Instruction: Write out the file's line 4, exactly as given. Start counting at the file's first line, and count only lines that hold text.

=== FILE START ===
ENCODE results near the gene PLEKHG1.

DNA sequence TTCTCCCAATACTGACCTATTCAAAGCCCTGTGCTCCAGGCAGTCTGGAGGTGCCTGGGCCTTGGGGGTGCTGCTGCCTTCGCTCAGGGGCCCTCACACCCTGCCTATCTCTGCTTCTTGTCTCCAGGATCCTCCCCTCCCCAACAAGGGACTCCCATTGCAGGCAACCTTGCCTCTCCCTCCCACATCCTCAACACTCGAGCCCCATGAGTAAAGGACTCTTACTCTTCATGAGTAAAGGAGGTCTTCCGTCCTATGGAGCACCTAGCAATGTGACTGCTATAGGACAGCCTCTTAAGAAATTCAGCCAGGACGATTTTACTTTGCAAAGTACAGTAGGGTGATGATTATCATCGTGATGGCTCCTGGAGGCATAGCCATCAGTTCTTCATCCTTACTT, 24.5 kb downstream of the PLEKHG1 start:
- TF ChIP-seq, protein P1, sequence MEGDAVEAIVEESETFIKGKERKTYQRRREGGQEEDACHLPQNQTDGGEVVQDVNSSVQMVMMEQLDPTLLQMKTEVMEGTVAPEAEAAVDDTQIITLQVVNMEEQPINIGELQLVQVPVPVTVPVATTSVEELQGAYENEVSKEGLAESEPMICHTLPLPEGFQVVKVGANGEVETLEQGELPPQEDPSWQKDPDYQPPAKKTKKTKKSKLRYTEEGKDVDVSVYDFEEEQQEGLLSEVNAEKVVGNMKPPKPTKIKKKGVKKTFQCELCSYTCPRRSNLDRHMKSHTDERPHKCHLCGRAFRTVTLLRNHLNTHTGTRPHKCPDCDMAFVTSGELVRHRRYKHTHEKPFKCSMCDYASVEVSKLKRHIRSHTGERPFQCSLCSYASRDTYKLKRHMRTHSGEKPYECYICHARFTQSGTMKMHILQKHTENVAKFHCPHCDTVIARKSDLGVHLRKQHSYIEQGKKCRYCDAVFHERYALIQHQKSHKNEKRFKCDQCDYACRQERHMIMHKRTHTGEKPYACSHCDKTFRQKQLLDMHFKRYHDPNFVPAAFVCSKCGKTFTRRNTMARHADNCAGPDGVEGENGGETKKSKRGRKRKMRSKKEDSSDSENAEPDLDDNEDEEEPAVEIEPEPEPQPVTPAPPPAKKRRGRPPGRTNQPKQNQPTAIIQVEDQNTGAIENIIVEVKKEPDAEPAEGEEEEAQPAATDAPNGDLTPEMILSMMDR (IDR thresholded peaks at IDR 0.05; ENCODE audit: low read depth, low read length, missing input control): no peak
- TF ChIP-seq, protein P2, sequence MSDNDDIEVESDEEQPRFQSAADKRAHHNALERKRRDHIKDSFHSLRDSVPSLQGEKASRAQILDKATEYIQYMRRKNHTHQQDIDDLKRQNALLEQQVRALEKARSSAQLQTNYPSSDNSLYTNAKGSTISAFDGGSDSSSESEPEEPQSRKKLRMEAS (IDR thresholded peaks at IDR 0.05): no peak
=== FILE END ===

- TF ChIP-seq, protein P2, sequence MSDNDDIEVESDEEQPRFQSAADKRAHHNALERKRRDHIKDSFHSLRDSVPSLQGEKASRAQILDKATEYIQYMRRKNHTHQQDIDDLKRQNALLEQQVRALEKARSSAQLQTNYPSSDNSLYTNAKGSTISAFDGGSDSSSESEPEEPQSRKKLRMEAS (IDR thresholded peaks at IDR 0.05): no peak